Special Issue "Speleothems: Geological, Geochronological and Sedimentological Insights"

A special issue of Minerals (ISSN 2075-163X). This special issue belongs to the section "Mineral Geochemistry and Geochronology".

Deadline for manuscript submissions: closed (30 June 2023) | Viewed by 1473

Special Issue Editors

CSIC-UGR—Instituto Andaluz de Ciencias de la Tierra (IACT), 18100 Armilla, Spain
Interests: climate change; carbonates; karstic caves; stable isotopes; speleothems; mineralogy; trace elements; clay minerals; geochemistry; hydrochemistry
IGME-CSIC—Instituto Geológico y Minero de España, 28003 Madrid, Spain
Interests: karst; hydrogeology; intensive aquifers exploitation; aquifer management; water quality; isotopes; karst cavities; speleogenesis

Special Issue Information

Dear Colleagues,

Reports of the Intergovernmental Panel on Climate Change (e.g., IPCC, 2013, 2021) have showed that we do not fully understand how abrupt climate changes impact ecosystems and the hydrological cycle. In order to estimate future environmental responses and establish accurate future climate models, it is necessary to reconstruct recent past climate variations. Most common paleoclimate records at long-term time scales are obtained from marine and ice records; nevertheless, these sites are located in remote areas and provide limited information to reconstruct terrestrial ecosystems. Karstic environments provide all the necessary components to preserve past environmental signals at a regional scale since their formation is directly linked with climate and hydrological oscillations, making them ideal paleoclimate records. Therefore, speleothems represent a unique opportunity to obtain high-resolution continental records in a middle latitude with an absolute chronology, allowing the reconstruction of past environments and climatic trends. These environments are unique in that they maintain a constant temperature, which makes them an excellent source of information on climate change. In addition, these paleoclimatic data can be compared with archeological information to understand the relationship between climate and past human societies.

This Special Issue is organized into three sections:

Section 1. Speleogenesis in karst environments: process of cave formation and evolution.  Environmental information from speleothems and geophysical information from caves.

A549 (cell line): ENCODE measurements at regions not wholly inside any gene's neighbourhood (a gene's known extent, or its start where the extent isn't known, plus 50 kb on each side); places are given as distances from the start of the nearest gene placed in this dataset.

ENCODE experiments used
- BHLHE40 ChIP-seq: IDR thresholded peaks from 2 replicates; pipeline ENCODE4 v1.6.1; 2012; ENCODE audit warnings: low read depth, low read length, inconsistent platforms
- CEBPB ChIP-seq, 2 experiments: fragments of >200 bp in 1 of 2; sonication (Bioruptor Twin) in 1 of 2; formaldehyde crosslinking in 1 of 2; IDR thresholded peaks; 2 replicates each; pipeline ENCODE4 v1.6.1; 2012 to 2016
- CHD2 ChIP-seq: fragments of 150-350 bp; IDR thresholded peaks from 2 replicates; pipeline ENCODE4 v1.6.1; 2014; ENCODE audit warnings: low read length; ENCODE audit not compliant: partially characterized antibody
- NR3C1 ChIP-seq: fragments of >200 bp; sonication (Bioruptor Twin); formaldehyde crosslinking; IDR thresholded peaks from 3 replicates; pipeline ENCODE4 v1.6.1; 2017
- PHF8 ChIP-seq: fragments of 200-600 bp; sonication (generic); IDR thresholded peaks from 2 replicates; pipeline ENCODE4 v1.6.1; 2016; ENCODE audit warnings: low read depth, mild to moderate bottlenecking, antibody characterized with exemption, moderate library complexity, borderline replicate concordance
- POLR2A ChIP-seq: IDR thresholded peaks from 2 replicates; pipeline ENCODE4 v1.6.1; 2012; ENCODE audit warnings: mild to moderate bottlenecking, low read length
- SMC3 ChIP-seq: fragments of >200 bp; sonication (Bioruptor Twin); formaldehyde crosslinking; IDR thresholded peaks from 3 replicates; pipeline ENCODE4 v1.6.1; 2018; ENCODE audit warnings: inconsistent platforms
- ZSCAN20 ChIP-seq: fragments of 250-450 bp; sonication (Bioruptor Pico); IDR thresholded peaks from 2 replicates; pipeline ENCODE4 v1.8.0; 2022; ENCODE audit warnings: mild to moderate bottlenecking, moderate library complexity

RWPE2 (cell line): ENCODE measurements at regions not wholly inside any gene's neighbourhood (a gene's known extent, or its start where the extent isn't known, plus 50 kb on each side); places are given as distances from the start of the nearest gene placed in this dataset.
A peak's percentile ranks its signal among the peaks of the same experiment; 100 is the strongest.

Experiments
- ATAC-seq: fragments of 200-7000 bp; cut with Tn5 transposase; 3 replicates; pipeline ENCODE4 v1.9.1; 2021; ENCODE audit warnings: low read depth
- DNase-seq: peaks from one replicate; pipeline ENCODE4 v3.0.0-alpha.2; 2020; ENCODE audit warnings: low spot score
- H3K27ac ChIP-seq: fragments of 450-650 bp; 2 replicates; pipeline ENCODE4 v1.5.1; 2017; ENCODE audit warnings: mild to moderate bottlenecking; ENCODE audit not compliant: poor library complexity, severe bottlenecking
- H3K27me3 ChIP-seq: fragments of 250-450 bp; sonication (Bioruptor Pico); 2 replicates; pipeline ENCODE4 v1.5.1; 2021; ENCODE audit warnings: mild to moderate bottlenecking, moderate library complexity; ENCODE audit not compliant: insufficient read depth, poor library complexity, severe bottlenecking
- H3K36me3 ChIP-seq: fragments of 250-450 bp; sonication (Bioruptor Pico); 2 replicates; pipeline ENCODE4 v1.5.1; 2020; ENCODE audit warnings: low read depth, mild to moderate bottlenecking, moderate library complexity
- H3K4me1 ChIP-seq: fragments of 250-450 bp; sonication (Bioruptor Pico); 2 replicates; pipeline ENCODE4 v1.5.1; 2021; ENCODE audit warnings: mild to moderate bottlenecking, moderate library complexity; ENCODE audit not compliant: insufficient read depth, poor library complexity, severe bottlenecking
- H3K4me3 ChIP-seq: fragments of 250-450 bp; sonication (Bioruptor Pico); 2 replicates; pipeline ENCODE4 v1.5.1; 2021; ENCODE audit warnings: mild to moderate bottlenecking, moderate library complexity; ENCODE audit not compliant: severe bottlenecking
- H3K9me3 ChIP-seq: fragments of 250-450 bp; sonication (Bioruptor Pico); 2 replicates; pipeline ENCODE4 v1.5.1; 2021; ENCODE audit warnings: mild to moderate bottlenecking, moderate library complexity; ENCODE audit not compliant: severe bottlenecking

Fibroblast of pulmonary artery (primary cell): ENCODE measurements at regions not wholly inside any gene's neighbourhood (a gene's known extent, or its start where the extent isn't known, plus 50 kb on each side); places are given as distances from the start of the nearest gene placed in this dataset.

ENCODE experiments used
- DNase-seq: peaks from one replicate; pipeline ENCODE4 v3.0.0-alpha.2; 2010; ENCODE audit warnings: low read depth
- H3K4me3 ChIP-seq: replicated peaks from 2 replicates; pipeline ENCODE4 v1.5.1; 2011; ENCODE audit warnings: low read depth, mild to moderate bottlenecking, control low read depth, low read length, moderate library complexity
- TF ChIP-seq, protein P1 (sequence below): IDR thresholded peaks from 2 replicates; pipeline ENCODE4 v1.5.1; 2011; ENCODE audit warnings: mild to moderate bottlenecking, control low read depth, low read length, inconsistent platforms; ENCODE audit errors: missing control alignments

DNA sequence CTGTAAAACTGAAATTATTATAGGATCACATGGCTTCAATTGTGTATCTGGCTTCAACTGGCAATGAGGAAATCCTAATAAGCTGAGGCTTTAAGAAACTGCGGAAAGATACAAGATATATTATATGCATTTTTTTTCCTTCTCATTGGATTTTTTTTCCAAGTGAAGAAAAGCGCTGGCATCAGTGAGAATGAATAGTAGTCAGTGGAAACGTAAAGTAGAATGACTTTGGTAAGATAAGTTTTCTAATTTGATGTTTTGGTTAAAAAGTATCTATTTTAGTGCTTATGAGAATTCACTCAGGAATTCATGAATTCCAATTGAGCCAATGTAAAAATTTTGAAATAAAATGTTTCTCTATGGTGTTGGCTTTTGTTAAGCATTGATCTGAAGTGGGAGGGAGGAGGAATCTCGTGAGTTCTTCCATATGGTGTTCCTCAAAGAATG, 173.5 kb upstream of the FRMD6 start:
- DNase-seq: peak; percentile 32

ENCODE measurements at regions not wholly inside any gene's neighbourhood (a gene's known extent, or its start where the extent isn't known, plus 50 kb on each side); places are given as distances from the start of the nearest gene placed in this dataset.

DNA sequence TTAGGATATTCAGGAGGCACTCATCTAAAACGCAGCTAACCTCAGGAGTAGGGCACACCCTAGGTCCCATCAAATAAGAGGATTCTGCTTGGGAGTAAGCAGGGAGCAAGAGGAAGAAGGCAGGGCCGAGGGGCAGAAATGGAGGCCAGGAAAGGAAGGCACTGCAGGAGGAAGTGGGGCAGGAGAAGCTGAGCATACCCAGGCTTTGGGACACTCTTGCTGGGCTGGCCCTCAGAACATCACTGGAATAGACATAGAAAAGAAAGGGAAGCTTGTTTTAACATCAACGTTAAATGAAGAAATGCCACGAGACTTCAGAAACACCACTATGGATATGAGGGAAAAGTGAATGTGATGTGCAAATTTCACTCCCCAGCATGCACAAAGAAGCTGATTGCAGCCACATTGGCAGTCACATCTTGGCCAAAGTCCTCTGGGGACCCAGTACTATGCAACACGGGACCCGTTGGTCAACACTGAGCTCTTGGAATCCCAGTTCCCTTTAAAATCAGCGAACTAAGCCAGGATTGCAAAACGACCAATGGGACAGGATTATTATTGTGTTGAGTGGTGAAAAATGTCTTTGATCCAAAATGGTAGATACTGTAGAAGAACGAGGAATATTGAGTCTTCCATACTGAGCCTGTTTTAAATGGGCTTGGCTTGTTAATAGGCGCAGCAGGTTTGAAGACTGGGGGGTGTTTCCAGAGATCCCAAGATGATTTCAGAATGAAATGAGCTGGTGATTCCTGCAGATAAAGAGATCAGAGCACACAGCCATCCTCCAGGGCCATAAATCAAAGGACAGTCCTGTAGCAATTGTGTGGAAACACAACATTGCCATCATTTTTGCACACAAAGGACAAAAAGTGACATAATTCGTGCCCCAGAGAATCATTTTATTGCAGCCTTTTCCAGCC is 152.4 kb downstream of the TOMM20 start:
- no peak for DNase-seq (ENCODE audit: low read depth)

Section 2. Speleothem Records of Climate Variability. Reconstructing past temperatures: methods geochemistry, biology, and physics.

Serction 3. Cave Records of Human History.

Dr. Concepción Jiménez de Cisneros
Dr. Antonio González Ramón
Guest Editors

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  • paleoclimate
  • speleothems
  • stable isotopes
  • caves
  • hydroclimate
  • fluid inclusions
  • geochronology

Published Papers (1 paper)

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Secondary Minerals from Minothem Environments in Fragnè Mine (Turin, Italy): Preliminary Results
Minerals 2022, 12(8), 966; https://doi.org/10.3390/min12080966 - 29 Jul 2022
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The Fragnè mine, located in the Lanzo valley in the municipality of Chialamberto (Turin, Piedmont Region), represented the most important regional site for Fe–Cu sulfide exploitation over a period of more than eighty years (1884–1965). The entire mining area is part of a [...] Read more.
The Fragnè mine, located in the Lanzo valley in the municipality of Chialamberto (Turin, Piedmont Region), represented the most important regional site for Fe–Cu sulfide exploitation over a period of more than eighty years (1884–1965). The entire mining area is part of a structural complex in the Lower Piedmont Unit of the Western Alps, characterized by the presence of amphibolite, metabasite (“prasinite”), and metagabbroic rocks. In particular, the pyrite ore deposit occurs as massive mineralizations within interlayered metabasites and amphibolites. In this work, we describe secondary minerals and morphologies of minothems from the Fragnè mine that are found only in abandoned underground works, such as soda straws, normal and jelly stalactites and stalagmites, jellystones, columns, crusts, blisters, war-clubs, and hair, characterized by different mineralogical associations. All minothems were characterized by minerals formed during acid mine drainage (AMD) processes. Blisters are composed only of schwertmannite, war-clubs by schwertmannite, and goethite with low crystallinity and hair by epsomite and hexahydrite minerals. Jelly stalactites and stalagmites are characterized by schwertmannite often in association with bacteria, while solid stalactites and stalagmites are characterized by jarosite and goethite. The results indicate that the mineralogical transformation from schwertmannite to goethite observed in some minothems is probably due to aging processes of schwertmannite or local pH variations due to bacterial activity. On the basis of these results, we hypothesize that all the jelly samples, in association with strong bacterial activity, are slowly transformed into more solid goethite, and are thus precursors of goethite stalactites. Full article
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